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Thice Security

Recovering data from Garmin Edge 500 GPS

24/04/2014, by Thice, category Forensics, Hardware

A friend of me asked me if I wanted to take a look at his Garmin Edge 500 GPS bike computer, since it was missing some of his tracks. After opening the flash drive of the device in FTK Imager I noticed that the Activities directory did not contain any of the track data (.fit files) for 2014. Since I could not find the data on the device as lost or deleted items or something I decided to try some file carving. The first thing I did was creating an image of the full flash drive (which also included the currently present .fit files) with FTK Imager, the resulting image (uncompressed) was just 56MB big. There does not seem to be a lot of storage in the unit.

To be able to carve you need to know some specific information from the file type the device uses, such as the header, footer and filesize. If you are lucky this information is present in the config file of the carving tool you use (Scalpel in this case), however .fit files are not in that config file.

Looking at the different .fit files on the device the header of the the file type can be spotted:





It seems that all Garmin .fit files start with the following HEX values:


The question-marks are different for each file on the device. Looking at the footer of the files we can spot the footer of the .fit files as well:






The Garmin .fit files all seem the have the following footer:


Again, the question-marks are different values for every file.

The largest .fit file I could find on the device was 650KB, so I decided that I would take a maximum of 1MB as file-size. Combining this information results in the following Scalpel rule:


After adding this rule to the scalpel.conf file we can start the carving:



Scalpel seems to have found 398 files. There were still 275 files present in the in Activities directory, which are of course included in this total. However that means that Scalpel was able to identify 123 possible lost .fit files.

To be able to quickly read information from all the .fit files and identify them I used the Perl script fitdump. For this tool to work you will need the Garmin::FIT Perl module.

The commandline I used to find out the creation dates from the fit files:


In this commandline the Scalpel output directory is named “fit-0-0”, which contains the carved fit files. The output of this commandline looks like:


This way I was able to identify which .fit file was from which date. In the end I was able to recover 50 .fit files from 2014 which were no longer on the device.


  1. Didier |

    Thats great! Would you know how to access the drive of a garmin 910xt which uses ant to connect? I was not able to view or mount the drive.


  2. Josh |

    Everything works perfectly, except…it can’t find any fit files, even the ones on the device right now (EDGE 500)

    I tested this by doing the following.
    Went onto the GARMIN usb, and pulled out the two current .fit files on the device.
    Created an image of a folder containing those files, then ran scalpel
    It found those files and pulled them out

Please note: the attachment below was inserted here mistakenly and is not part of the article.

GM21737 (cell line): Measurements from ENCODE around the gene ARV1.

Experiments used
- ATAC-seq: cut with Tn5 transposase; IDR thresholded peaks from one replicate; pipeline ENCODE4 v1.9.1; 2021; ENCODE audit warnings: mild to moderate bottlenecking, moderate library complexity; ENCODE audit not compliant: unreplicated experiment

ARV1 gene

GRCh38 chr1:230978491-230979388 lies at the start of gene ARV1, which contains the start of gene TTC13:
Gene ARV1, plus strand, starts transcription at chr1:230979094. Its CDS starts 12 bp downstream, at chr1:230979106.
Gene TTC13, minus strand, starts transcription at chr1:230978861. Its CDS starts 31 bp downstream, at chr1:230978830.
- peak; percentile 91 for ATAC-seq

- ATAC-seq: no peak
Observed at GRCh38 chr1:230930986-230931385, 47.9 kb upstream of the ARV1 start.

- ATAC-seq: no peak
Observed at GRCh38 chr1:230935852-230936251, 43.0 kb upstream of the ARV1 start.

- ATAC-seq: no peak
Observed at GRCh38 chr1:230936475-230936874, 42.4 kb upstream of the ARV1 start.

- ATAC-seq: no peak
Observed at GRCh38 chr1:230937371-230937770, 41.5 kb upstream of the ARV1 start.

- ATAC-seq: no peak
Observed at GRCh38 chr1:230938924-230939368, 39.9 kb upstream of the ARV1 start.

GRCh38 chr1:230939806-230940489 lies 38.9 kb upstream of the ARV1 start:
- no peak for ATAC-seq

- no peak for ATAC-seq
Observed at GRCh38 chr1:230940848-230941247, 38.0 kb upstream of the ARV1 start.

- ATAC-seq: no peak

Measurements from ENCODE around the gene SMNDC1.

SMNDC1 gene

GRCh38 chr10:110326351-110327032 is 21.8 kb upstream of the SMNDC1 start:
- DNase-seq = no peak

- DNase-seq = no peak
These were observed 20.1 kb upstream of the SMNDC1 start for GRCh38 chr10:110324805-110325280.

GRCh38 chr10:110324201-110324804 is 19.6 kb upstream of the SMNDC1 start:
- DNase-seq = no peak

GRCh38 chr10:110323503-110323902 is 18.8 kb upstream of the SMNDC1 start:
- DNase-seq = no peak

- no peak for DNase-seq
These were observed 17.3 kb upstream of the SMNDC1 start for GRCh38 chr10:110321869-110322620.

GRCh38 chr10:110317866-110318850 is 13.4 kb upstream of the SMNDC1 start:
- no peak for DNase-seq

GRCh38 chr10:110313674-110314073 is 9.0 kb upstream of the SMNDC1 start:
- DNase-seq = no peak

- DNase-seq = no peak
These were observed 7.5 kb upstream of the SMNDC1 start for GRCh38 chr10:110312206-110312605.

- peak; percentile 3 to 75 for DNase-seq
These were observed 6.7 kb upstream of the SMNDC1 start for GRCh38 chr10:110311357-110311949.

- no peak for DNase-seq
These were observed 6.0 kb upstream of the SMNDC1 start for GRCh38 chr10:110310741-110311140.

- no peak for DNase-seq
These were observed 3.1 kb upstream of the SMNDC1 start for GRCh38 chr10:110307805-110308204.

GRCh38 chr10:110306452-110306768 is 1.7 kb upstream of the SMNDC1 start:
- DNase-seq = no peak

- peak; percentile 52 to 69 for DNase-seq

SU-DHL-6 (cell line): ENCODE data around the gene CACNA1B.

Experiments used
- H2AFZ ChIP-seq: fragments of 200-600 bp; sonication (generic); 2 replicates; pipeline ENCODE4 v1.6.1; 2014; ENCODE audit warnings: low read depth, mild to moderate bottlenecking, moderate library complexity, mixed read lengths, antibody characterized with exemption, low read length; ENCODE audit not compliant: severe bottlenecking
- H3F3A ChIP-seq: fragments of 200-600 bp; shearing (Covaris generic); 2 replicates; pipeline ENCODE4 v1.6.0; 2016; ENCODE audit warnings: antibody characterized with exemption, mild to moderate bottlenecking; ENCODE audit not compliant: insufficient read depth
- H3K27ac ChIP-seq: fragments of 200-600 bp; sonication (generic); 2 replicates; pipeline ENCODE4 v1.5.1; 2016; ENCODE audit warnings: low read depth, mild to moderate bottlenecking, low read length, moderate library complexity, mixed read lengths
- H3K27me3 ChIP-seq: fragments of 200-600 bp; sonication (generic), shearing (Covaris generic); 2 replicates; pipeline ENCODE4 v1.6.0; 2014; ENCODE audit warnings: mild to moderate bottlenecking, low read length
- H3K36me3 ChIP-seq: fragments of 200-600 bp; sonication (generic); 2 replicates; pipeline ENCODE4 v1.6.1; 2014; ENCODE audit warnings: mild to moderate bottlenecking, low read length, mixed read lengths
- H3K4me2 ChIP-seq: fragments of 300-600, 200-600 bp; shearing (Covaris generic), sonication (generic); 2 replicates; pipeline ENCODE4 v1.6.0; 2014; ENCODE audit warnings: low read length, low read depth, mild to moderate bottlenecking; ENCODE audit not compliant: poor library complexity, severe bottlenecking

When I use the image I’ve created, it finds no files matching the header, but the image should have the two current activities on there, right?

    Please help, I’ve debugged this as best I can, but I’m lost why it’s not finding the current activity files on there.

  3. Thice |

    It could be that in the meantime the file format has been changed. Please send one of the fit files to me to analyze.

  4. Ethan |

    I have found these instructions useful, but I do have a similar problem to the previous user. I believe the FIT files have changed since this and other instructions were written a few years ago. I believe the current pattern for the header is


    based on a hexdump from several files:

    0000000 200e 07f9 58b6 0000 462e 5449 c23d 0040
    0000000 200e 07f9 e9c0 0000 462e 5449 c71b 0040
    0000000 200e 07f9 19fe 0000 462e 5449 5069 0040

    (note that 0000 in the middle is 0001 in some other files).

    I’m not certain how to read the footer, however. There appears to be no discernible pattern. I tried the following on some recent FIT files

    for i in ls 2018-04*.fit; do xxd $i | tail -n 5; done

    But this is what I get:

    00011530: 9043 3501 0000 1a01 0cbb c843 35ad 0fff .C5……..C5…
    00011540: 7f54 1444 0000 7100 07fd 0486 0204 8603 .T.D..q………
    00011550: 0486 0404 8600 0284 0101 0005 0100 04bb …………….
    00011560: c843 3500 093d 0026 223e 00a9 ae43 3500 .C5..=.&”>…C5.
    00011570: 0002 00be c7 …..
    00005830: ffff ffff ffff ffff 7f7f ffff ffff 4100 …………..A.
    00005840: 0022 0007 fd04 8600 0486 0504 8601 0284 .”…………..
    00005850: 0201 0003 0100 0401 0001 85e5 4435 cb0a …………D5..
    00005860: 2d00 45ad 4435 0100 001a 010c 85e5 4435 -.E.D5……..D5
    00005870: 1810 ff7f 5f1a 47d0 …._.G.
    00015ff0: a6b2 4835 a70d cd00 667a 4835 0100 001a ..H5….fzH5….
    00016000: 010c a6b2 4835 670f ff7f 4c0e 4500 0071 ….H5g…L.E..q
    00016010: 0007 fd04 8602 0486 0304 8604 0486 0002 …………….
    00016020: 8401 0100 0501 0005 a5b2 4835 0009 3d00 ……….H5..=.
    00016030: f95c 5400 e396 4835 0000 0200 c559 .\T…H5…..Y
    000083c0: ffff ff00 00ff ffff ffff ffff ffff ff7f …………….
    000083d0: 7fff ffff ff41 0000 2200 07fd 0486 0004 …..A..”…….
    000083e0: 8605 0486 0102 8402 0100 0301 0004 0100 …………….
    000083f0: 0189 114a 3551 7a43 0049 d949 3501 0000 …J5QzC.I.I5…
    00008400: 1a01 0c89 114a 35ff 0fff 7f5d 1945 b1 …..J5….].E.

    I can’t figure out if I’m doing something wrong.

So, what do you think ?